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LED Life Standards In And Out Of Luminaires

March 26, 2009
Describes U.S. DOE definitions of specifications for useful life, based on falloff of light output, of LEDs used for illumination.

The U.S. Department of Energy (DoE) notes that LED luminaires and replacement lamps available today often claim long life, usually 50,000 hours, based solely on the estimated lumen depreciation of the LED. But the DoE also says that life claims ought to account for the whole system.

The lifetimes of incandescent, fluorescent, and high-intensity discharge lamps are generally estimated through industry standards. Typically, a large, statistically significant sample of lamps is operated until 50% have failed. That point, in terms of operating hours, defines the “rated life” for that lamp.

LEDs are different. They usually don’t fail abruptly. Their light output slowly diminishes over time. Moreover, they can have such long lives that life testing and acquiring real application data on long-term reliability becomes problematic—new versions of products are available before current ones can be fully tested.

Finally, they’re often integrated permanently into the fixture, making their replacement difficult or impossible. Coupled with that, the light output and useful life of individual LEDs are more influenced by electrical and thermal conditions determined by the luminaire and system design, rather than by native properties of the LEDs themselves.

All of that leads to some different ways of looking at reliability along with some new terminology. For instance, lumen depreciation is the decrease in lumen output that occurs as a lamp is operated. (Just to confuse things, lumen depreciation is sometimes called  lumen maintenance.)

That leads to some new terms like “L70” and “B50.” L70 refers to lumen depreciation to 70% of initial lumen output; stated conversely, it indicates 70% lumen maintenance. “B” specs add a target statistical confidence interval. Thus, B50 indicates no more than 50% of a sample of LED devices would be expected to have their light output drop below a target lumen maintenance level. B10 would mean no more than 10% of the sample met that L standard within the given time.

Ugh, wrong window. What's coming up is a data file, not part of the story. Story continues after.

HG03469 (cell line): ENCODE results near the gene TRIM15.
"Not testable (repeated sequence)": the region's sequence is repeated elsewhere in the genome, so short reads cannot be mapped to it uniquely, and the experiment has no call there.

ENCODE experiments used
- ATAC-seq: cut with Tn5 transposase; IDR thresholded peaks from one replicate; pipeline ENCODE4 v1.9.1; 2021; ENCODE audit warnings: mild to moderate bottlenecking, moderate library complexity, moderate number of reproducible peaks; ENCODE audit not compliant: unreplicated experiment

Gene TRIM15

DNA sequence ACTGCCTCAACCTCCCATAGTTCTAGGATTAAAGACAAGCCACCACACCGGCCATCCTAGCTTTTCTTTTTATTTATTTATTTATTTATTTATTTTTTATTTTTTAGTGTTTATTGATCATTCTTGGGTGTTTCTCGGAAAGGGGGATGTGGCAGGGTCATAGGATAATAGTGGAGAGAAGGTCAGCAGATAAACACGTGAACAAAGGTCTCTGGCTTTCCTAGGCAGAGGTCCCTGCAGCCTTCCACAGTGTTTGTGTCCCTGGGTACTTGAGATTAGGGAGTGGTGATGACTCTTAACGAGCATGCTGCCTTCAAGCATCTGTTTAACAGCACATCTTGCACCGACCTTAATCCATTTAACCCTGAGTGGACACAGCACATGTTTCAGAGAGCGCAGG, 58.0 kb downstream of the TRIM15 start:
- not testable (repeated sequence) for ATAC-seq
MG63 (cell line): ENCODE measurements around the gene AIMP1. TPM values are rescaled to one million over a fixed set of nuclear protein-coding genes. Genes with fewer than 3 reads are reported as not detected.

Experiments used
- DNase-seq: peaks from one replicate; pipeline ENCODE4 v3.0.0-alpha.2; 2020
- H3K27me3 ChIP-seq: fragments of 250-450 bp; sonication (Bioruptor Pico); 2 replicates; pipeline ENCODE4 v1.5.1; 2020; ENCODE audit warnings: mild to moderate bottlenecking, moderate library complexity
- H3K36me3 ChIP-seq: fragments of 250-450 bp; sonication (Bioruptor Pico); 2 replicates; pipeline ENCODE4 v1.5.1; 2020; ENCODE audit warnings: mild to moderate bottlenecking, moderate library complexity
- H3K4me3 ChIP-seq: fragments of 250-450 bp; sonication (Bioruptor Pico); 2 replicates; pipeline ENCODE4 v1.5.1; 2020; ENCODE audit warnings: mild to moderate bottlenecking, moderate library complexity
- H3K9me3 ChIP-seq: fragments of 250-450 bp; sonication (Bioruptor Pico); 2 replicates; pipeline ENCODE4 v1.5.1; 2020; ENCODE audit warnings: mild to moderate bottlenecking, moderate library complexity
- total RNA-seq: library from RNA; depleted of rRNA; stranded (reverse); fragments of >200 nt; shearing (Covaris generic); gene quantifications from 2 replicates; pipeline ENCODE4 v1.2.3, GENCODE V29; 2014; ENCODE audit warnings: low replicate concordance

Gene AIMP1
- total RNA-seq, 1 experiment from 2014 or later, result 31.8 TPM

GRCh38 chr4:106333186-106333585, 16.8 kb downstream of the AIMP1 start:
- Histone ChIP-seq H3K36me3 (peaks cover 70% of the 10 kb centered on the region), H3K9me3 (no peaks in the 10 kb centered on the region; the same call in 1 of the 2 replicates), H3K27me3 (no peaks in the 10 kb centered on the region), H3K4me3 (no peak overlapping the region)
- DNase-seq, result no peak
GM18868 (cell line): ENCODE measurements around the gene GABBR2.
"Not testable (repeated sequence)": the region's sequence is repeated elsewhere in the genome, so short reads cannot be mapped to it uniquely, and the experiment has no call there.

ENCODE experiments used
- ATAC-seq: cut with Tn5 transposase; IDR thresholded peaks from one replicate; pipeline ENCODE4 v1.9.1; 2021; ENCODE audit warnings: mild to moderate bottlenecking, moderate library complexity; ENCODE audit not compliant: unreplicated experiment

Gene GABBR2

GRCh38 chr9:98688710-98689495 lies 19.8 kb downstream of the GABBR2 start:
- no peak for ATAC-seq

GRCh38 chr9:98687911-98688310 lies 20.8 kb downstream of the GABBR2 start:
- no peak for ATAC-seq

At this time, no approved standard reporting format exists for LED lifetime or lumen depreciation curves, but there is progress. An Illuminating Engineering Society of North America standard (designated LM-80, IESNA Approved Method for Measuring Lumen Maintenance of LED Light Sources) will provide a common procedure for making lumen maintenance measurements at the LED device, array, or module levels. As of last September, the IES committee that developed LM-80 voted to move the initiative to the IES board of directors for final approval.

Still, the DoE notes, as “the lifetime of an LED source is one important indicator of LED luminaire life, it would be misleading to rate the entire LED luminaire based solely on the LED source. There is often a huge gap between the warranted life of a product and the expected life of the LED source in that product. Further, reliability of fixtures that include replaceable LED engines and replaceable components should be assessed differently than reliability of entirely integrated fixtures.”

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